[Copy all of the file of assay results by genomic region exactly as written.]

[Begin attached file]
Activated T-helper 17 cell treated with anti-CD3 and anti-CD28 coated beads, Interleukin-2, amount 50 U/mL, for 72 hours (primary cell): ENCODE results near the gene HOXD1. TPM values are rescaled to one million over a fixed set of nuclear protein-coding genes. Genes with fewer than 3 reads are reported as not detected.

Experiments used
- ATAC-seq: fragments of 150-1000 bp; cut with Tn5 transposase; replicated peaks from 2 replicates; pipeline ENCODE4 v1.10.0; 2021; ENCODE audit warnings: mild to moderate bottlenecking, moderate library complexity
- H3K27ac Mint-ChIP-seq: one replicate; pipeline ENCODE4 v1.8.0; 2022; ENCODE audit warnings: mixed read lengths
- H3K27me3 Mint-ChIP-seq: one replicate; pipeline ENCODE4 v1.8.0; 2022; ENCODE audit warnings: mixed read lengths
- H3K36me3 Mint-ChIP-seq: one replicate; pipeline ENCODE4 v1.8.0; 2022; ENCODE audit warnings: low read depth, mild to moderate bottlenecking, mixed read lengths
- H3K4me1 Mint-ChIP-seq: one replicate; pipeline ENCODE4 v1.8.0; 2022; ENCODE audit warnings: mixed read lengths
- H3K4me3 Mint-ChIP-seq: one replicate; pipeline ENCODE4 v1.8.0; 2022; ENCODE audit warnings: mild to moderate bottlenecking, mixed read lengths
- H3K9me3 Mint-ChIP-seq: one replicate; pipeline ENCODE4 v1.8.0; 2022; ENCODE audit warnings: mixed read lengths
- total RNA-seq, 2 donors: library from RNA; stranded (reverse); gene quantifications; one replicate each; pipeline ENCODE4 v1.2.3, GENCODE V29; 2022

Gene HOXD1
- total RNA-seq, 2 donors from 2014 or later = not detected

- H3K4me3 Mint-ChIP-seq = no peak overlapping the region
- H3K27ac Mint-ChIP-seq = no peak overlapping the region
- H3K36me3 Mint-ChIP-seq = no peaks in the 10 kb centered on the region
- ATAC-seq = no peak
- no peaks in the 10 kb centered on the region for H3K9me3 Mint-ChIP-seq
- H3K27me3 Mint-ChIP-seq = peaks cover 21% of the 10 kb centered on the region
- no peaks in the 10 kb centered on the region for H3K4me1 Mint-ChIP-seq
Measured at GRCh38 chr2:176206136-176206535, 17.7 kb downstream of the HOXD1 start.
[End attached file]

Activated T-helper 17 cell treated with anti-CD3 and anti-CD28 coated beads, Interleukin-2, amount 50 U/mL, for 72 hours (primary cell): ENCODE results near the gene HOXD1. TPM values are rescaled to one million over a fixed set of nuclear protein-coding genes. Genes with fewer than 3 reads are reported as not detected.

Experiments used
- ATAC-seq: fragments of 150-1000 bp; cut with Tn5 transposase; replicated peaks from 2 replicates; pipeline ENCODE4 v1.10.0; 2021; ENCODE audit warnings: mild to moderate bottlenecking, moderate library complexity
- H3K27ac Mint-ChIP-seq: one replicate; pipeline ENCODE4 v1.8.0; 2022; ENCODE audit warnings: mixed read lengths
- H3K27me3 Mint-ChIP-seq: one replicate; pipeline ENCODE4 v1.8.0; 2022; ENCODE audit warnings: mixed read lengths
- H3K36me3 Mint-ChIP-seq: one replicate; pipeline ENCODE4 v1.8.0; 2022; ENCODE audit warnings: low read depth, mild to moderate bottlenecking, mixed read lengths
- H3K4me1 Mint-ChIP-seq: one replicate; pipeline ENCODE4 v1.8.0; 2022; ENCODE audit warnings: mixed read lengths
- H3K4me3 Mint-ChIP-seq: one replicate; pipeline ENCODE4 v1.8.0; 2022; ENCODE audit warnings: mild to moderate bottlenecking, mixed read lengths
- H3K9me3 Mint-ChIP-seq: one replicate; pipeline ENCODE4 v1.8.0; 2022; ENCODE audit warnings: mixed read lengths
- total RNA-seq, 2 donors: library from RNA; stranded (reverse); gene quantifications; one replicate each; pipeline ENCODE4 v1.2.3, GENCODE V29; 2022

Gene HOXD1
- total RNA-seq, 2 donors from 2014 or later = not detected

- H3K4me3 Mint-ChIP-seq = no peak overlapping the region
- H3K27ac Mint-ChIP-seq = no peak overlapping the region
- H3K36me3 Mint-ChIP-seq = no peaks in the 10 kb centered on the region
- ATAC-seq = no peak
- no peaks in the 10 kb centered on the region for H3K9me3 Mint-ChIP-seq
- H3K27me3 Mint-ChIP-seq = peaks cover 21% of the 10 kb centered on the region
- no peaks in the 10 kb centered on the region for H3K4me1 Mint-ChIP-seq
Measured at GRCh38 chr2:176206136-176206535, 17.7 kb downstream of the HOXD1 start.